In October 2017, Rainer Weiss, Kip Thorne and Barry Barish (who had overseen management of the enormous project) were awarded the Nobel Prize in physics for their LIGO vision and leadership.
More black hole-generated gravitational wave discoveries followed the 2016 confirmation, and slowly, Brady’s thoughts turned from black holes to neutron stars.
“Black holes by definition are invisible. Light – or any form of electromagnetic radiation – can’t escape from them,” Brady says. “But collisions of neutron stars, which contain matter – albeit truly exotic matter – allow us to connect what LIGO observes with things that can be observed by conventional astronomers.”
Such possibilities also excited Kaplan, whose background includes working with optical, radio, infrared and X-ray astronomy. He says the combination of LIGO and those more traditional types of astronomy “unlocks a whole new realm of physics. Gravitational waves give you information you can’t get from the electromagnetic spectrum, and the converse is
So when LIGO again sounded the alarm on Aug. 17, 2017, it marked another scientific milestone. Notified by their gravitational wave colleagues, astronomers found the explosion in galaxy NGC 4993 within hours. Traditional optical observatories, radio telescopes and orbiting instruments trained their tools to a spot in the sky 130 million light-years away. In all, hundreds of astronomers, using telescopes on all seven continents and in space, followed this event nonstop until the source disappeared behind the sun.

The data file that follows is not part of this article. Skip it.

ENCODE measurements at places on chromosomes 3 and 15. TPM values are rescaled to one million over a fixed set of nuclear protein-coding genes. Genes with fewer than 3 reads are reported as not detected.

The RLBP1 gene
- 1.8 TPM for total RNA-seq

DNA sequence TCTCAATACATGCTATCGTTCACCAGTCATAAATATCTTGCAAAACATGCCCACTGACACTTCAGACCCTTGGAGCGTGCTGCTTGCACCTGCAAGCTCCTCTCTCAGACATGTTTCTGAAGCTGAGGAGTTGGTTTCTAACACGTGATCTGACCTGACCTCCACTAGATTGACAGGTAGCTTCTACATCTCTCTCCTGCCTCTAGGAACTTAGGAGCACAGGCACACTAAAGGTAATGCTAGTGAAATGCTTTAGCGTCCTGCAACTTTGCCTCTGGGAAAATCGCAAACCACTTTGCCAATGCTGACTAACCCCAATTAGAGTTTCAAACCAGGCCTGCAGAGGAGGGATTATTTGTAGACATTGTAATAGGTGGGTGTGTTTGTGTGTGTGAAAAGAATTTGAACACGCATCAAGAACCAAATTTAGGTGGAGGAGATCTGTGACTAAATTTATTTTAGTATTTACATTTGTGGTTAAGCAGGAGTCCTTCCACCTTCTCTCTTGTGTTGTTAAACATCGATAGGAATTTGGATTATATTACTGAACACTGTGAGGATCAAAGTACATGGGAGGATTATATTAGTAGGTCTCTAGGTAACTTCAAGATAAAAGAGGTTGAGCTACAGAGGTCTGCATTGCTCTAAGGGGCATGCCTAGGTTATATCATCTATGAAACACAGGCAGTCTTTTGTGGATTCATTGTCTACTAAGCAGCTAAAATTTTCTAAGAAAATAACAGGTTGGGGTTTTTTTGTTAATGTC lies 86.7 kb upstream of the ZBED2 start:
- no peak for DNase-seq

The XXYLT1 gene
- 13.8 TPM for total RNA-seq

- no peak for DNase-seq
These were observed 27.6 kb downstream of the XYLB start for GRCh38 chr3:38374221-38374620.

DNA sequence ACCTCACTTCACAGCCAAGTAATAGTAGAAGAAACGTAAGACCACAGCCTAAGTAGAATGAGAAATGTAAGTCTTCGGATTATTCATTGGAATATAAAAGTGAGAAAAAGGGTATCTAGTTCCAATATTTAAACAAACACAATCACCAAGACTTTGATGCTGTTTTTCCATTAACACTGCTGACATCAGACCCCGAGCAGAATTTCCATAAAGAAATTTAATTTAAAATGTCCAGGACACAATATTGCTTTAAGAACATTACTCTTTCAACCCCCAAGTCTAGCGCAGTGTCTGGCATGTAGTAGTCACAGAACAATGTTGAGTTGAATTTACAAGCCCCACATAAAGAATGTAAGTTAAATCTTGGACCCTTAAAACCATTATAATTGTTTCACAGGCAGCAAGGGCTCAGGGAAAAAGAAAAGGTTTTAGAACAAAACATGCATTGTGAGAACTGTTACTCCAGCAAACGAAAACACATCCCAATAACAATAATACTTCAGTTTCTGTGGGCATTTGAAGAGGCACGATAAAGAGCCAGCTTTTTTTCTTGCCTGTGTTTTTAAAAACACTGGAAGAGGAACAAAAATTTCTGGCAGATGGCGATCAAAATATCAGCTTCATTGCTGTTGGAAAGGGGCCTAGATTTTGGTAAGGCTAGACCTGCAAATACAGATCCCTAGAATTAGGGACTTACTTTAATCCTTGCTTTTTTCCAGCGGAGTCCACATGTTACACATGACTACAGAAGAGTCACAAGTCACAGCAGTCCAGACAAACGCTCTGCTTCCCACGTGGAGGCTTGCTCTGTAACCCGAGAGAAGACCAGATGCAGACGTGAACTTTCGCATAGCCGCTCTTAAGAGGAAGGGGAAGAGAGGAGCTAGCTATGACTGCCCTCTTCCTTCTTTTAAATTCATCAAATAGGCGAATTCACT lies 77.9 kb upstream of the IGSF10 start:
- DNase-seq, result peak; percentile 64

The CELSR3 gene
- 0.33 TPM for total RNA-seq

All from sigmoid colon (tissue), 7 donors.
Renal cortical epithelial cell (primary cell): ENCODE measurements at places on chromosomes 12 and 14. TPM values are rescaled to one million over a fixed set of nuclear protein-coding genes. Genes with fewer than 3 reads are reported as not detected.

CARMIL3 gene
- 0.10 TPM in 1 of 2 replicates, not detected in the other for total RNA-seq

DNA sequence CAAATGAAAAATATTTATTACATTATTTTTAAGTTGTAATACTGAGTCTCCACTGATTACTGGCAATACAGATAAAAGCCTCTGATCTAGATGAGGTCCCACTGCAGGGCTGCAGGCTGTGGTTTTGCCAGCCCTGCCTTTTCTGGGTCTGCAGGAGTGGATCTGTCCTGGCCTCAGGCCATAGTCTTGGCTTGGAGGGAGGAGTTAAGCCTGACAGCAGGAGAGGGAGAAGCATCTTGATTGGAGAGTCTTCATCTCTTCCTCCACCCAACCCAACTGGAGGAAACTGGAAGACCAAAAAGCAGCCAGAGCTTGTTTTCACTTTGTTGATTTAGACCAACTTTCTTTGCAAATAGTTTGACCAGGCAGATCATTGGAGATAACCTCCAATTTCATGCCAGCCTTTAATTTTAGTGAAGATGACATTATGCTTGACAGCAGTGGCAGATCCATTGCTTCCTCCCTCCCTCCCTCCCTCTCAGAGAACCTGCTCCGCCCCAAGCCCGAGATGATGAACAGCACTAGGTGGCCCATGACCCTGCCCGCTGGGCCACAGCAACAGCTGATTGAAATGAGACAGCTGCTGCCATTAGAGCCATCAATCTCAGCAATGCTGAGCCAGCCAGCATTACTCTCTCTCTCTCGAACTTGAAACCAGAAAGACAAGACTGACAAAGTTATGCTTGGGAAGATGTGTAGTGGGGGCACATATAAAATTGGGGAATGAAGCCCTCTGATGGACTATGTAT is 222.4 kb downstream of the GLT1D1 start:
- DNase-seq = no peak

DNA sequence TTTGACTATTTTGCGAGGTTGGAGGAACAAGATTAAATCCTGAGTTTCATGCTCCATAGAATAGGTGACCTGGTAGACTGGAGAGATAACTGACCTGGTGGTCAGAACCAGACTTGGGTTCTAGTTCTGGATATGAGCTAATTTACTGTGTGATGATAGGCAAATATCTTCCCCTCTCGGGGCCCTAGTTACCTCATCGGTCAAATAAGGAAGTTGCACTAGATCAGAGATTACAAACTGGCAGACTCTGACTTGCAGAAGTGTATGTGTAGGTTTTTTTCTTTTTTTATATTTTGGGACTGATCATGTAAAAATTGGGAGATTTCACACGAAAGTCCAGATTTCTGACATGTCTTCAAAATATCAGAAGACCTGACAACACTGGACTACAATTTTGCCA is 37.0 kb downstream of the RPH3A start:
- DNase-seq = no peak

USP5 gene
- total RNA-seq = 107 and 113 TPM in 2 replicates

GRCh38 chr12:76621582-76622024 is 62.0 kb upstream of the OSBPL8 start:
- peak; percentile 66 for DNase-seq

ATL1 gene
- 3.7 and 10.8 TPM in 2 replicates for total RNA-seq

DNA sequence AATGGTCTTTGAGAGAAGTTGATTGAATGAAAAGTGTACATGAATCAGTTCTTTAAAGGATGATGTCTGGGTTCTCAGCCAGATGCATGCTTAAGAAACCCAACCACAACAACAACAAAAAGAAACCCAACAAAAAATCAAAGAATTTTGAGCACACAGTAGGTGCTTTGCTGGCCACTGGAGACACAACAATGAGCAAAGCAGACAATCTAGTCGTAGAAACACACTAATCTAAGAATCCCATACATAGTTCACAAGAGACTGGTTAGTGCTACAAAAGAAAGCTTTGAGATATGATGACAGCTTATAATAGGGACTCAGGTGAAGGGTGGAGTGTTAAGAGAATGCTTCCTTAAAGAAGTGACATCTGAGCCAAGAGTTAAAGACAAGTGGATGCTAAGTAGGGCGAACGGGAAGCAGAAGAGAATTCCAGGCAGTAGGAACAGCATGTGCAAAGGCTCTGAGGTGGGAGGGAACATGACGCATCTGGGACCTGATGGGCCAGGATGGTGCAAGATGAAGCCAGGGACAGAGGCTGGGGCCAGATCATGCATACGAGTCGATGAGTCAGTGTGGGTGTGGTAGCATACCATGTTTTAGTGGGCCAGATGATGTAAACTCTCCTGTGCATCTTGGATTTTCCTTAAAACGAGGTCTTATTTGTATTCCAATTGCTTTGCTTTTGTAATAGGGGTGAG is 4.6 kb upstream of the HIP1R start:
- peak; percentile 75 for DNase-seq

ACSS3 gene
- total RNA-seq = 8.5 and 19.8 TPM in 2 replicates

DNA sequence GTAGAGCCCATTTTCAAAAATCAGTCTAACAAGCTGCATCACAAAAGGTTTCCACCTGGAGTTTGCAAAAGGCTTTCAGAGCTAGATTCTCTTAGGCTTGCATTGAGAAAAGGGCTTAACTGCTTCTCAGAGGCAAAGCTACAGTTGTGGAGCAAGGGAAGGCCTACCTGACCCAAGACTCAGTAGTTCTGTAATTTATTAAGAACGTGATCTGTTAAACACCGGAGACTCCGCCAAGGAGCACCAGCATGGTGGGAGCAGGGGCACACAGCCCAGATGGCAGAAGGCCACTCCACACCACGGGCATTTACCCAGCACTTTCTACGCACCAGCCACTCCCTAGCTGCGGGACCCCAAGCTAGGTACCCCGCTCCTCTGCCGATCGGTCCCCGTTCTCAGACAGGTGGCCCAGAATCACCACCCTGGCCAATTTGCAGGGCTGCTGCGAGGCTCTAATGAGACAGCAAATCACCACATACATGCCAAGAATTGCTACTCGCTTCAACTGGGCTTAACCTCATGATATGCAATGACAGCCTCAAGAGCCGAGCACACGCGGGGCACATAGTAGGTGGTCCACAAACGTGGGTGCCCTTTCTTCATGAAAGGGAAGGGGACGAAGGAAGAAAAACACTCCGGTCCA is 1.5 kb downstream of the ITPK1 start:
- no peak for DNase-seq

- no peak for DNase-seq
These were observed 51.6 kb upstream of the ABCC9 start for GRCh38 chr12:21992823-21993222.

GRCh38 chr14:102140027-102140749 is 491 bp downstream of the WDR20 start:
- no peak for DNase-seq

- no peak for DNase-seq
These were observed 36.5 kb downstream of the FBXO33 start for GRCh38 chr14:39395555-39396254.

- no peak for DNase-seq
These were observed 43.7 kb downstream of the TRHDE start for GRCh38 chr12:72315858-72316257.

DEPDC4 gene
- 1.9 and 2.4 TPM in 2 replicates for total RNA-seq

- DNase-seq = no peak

What they saw has given us new insights into the lives of stars, the universe and, indeed, our own world. It even shed some light on the age-old quest for the “philosopher’s stone.”
Medieval alchemists never found the legendary substance that would enable them to turn base elements into gold. But astronomers, in their observations of the neutron star collision, finally witnessed the processes suspected as the source of heavy elements like gold, platinum and uranium, whose abundance in the universe had been something of a mystery.
“This event could create a mass of gold equal to the mass of Saturn,” Kaplan says. “Imagine a sphere three times the size of Earth but 100 times more massive. That’s the amount of gold.”
And neutron stars hold valued secrets beyond gold. They are a unique source containing a hyper-dense type of matter, a teaspoon of which would weigh 10 million tons.
“It’s not something you can create in a laboratory. You can never do this experiment on Earth,” says Creighton, co-chair of LIGO’s Compact Binary Coalescence group. “The only place in the universe where this sort of matter exists is in neutron stars.
These observations will help us understand these objects and the fundamental nature of this exotic matter.”
Brady details other mysteries that may await within the newfound data. “We get to test if gravity travels at the same speed as light,” he says. “And we can get a better handle on the rate at which the universe is expanding, which, in turn, will help make better measurements of distances in the universe.”
Moreover, as LIGO continues to improve, the rate of gravitational wave detections will climb, perhaps to one every two weeks. “Our big task for the coming year is to automate our process as much as possible,” Brady says, “so we can keep up with the pace of discovery.”
It’s a challenge he welcomes.
“For nearly 20 years, we’d been paying single-minded attention to simply getting the project done,” Brady says, and he smiles. “But now, we’ve been enjoying these two years of beautiful payoff. I’m excited any time I get to talk about this stuff.”
Each answered question will surely prompt more. And, as LIGO and its astronomical partners go forward, its objectives may well change.
“If you look at the questions that motivated the creation of the Hubble Space Telescope, they are entirely different from what Hubble is doing now,” Kaplan says. “In the same way, if you look at the LIGO proposals, you see questions it is already answering.
“But maybe there will be more that we don’t expect.”